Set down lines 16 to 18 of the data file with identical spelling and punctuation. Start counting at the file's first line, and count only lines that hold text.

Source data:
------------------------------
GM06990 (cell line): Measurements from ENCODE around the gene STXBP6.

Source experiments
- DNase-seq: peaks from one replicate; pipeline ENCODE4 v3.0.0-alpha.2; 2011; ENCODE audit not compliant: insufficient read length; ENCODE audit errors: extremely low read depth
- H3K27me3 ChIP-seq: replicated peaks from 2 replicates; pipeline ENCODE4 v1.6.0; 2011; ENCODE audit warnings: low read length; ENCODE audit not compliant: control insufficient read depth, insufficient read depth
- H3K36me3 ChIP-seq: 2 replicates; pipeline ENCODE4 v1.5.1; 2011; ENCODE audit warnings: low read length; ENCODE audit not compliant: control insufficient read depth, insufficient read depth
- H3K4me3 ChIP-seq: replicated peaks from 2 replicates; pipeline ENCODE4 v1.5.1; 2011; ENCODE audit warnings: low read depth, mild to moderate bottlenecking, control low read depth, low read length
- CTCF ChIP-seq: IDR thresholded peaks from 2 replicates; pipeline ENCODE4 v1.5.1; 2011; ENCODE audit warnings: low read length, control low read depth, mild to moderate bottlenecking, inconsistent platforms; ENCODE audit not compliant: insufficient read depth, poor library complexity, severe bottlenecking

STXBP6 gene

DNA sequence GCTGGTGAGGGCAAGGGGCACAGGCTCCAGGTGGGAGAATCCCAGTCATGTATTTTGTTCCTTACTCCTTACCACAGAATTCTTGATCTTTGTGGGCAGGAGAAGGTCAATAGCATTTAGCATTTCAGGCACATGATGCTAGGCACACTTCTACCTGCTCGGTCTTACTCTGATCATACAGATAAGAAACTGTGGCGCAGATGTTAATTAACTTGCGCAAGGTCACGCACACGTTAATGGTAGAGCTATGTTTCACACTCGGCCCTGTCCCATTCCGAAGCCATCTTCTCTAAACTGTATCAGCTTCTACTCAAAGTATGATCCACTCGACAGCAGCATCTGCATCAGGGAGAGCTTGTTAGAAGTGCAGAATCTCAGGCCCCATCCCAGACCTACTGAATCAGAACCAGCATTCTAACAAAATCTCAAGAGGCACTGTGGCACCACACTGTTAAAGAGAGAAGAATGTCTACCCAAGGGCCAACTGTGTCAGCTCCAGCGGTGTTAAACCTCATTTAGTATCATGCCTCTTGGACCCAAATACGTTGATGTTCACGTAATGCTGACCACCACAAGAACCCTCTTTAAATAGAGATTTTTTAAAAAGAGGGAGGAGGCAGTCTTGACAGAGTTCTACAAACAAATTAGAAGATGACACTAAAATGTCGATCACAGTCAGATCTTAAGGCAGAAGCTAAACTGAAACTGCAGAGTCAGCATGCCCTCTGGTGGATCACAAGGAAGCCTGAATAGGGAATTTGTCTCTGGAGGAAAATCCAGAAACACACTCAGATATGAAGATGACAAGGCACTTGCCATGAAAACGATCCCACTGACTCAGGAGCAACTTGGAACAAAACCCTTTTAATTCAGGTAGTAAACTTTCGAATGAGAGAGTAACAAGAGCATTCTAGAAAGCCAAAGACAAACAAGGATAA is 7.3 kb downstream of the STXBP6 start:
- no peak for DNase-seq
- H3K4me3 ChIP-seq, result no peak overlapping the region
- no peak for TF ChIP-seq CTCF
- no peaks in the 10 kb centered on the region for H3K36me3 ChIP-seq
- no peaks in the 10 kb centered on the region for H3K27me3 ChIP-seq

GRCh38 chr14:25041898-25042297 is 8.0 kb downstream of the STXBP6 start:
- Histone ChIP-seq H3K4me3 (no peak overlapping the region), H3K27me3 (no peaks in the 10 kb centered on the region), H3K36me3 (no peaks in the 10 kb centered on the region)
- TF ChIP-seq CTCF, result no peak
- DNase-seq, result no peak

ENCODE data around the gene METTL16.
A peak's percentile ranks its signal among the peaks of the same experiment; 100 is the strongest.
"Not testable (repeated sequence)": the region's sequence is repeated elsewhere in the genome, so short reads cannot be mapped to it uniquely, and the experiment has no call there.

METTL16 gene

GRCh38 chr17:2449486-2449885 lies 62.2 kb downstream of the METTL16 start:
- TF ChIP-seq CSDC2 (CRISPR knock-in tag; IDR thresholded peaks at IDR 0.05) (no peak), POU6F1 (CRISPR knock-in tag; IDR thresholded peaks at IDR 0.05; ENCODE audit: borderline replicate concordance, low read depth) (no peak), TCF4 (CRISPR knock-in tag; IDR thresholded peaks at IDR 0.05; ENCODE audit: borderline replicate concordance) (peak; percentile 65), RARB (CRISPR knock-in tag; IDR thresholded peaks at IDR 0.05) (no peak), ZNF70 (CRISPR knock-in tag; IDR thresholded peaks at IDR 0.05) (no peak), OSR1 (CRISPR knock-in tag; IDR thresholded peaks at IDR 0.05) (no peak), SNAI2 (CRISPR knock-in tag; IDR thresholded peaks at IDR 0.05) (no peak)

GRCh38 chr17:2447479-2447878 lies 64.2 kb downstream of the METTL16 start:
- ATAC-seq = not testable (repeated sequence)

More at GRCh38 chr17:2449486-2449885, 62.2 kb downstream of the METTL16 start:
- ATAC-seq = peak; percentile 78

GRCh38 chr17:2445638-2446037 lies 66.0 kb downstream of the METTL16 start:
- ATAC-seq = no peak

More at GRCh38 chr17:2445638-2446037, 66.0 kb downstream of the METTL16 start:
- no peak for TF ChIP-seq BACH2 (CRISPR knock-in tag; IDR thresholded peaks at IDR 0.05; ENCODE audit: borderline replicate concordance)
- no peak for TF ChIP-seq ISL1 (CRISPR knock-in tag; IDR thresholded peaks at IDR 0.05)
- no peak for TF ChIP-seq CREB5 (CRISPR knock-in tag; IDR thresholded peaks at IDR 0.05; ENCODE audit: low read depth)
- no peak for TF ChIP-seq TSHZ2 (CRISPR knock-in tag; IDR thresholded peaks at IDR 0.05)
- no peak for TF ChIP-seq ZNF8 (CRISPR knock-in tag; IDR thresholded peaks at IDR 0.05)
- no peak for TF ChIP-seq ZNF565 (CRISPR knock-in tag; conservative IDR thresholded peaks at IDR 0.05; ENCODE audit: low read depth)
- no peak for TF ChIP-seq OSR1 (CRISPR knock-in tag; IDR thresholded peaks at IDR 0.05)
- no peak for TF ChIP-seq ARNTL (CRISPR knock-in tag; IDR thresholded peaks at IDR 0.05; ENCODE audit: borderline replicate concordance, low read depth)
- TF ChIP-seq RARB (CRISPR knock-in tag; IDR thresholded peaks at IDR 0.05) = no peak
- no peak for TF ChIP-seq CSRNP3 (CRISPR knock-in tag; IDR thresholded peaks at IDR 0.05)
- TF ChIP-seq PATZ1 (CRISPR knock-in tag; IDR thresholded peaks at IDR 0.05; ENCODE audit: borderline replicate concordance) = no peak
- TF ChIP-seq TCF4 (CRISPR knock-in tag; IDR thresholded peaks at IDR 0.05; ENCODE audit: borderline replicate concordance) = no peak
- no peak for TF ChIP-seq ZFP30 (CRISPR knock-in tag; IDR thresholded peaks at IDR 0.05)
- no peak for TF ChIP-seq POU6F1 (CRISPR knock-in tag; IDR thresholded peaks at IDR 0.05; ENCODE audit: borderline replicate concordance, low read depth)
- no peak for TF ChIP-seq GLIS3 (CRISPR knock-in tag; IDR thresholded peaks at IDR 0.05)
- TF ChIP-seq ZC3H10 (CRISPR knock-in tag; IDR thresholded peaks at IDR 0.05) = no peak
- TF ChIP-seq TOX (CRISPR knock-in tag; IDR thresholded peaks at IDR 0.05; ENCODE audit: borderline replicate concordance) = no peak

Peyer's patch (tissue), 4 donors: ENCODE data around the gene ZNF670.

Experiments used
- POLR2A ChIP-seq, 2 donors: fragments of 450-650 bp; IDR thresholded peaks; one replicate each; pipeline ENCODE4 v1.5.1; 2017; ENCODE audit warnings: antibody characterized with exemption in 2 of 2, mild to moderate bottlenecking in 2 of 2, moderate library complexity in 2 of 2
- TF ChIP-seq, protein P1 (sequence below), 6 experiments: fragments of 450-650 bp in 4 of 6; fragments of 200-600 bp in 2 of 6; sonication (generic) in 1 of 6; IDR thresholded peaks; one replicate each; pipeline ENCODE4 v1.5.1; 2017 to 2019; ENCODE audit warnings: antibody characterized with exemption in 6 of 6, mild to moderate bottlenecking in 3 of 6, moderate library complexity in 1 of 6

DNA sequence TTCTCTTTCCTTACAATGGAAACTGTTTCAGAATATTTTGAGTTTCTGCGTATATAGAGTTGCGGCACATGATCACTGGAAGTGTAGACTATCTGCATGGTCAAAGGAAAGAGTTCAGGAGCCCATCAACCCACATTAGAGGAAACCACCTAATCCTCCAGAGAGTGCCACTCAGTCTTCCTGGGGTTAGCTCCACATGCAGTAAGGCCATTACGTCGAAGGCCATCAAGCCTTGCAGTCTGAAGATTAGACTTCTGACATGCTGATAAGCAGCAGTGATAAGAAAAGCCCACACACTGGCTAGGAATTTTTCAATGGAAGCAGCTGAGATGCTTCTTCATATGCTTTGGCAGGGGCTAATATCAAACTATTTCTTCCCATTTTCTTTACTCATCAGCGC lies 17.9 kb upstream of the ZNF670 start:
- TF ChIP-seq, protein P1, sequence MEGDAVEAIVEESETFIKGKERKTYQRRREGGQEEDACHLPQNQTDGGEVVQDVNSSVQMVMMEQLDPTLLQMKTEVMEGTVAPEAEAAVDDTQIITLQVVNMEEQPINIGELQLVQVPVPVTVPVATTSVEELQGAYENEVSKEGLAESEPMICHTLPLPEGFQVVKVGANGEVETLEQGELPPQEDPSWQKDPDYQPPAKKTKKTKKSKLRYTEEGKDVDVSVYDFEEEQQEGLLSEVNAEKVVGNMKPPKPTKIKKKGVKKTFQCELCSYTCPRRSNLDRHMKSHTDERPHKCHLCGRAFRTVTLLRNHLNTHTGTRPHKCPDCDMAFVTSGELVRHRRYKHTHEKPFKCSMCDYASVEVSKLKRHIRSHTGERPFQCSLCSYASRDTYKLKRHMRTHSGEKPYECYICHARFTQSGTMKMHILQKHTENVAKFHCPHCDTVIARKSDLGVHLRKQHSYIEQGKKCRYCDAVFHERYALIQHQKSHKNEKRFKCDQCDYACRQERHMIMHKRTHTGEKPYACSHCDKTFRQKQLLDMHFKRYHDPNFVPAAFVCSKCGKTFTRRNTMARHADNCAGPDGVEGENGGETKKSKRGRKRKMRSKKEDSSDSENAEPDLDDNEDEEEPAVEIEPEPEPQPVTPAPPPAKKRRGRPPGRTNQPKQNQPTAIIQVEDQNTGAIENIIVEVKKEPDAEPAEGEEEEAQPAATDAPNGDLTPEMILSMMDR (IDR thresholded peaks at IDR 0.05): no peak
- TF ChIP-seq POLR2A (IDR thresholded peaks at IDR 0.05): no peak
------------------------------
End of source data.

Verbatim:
- Histone ChIP-seq H3K4me3 (no peak overlapping the region), H3K27me3 (no peaks in the 10 kb centered on the region), H3K36me3 (no peaks in the 10 kb centered on the region)
- TF ChIP-seq CTCF, result no peak
- DNase-seq, result no peak